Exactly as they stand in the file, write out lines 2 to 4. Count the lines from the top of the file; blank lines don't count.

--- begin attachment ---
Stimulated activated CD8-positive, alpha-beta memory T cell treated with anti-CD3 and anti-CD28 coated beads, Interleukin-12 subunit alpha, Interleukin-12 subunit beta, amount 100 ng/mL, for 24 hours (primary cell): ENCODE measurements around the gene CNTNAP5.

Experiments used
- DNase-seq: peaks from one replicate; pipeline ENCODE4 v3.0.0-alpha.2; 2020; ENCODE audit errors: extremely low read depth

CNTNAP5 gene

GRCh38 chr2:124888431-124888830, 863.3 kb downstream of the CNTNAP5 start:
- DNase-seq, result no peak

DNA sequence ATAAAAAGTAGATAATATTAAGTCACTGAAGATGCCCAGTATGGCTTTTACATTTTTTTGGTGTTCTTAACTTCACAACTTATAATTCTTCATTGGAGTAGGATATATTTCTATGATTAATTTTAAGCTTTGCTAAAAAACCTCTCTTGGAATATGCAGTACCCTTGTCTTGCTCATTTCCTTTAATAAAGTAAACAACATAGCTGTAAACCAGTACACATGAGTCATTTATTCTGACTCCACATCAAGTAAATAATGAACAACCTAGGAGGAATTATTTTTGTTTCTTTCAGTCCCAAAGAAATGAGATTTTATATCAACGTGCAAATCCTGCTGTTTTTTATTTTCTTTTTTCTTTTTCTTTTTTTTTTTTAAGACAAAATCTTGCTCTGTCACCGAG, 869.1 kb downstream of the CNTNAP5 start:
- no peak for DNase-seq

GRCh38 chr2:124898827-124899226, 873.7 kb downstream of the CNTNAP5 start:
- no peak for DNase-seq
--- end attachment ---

Experiments used
- DNase-seq: peaks from one replicate; pipeline ENCODE4 v3.0.0-alpha.2; 2020; ENCODE audit errors: extremely low read depth

CNTNAP5 gene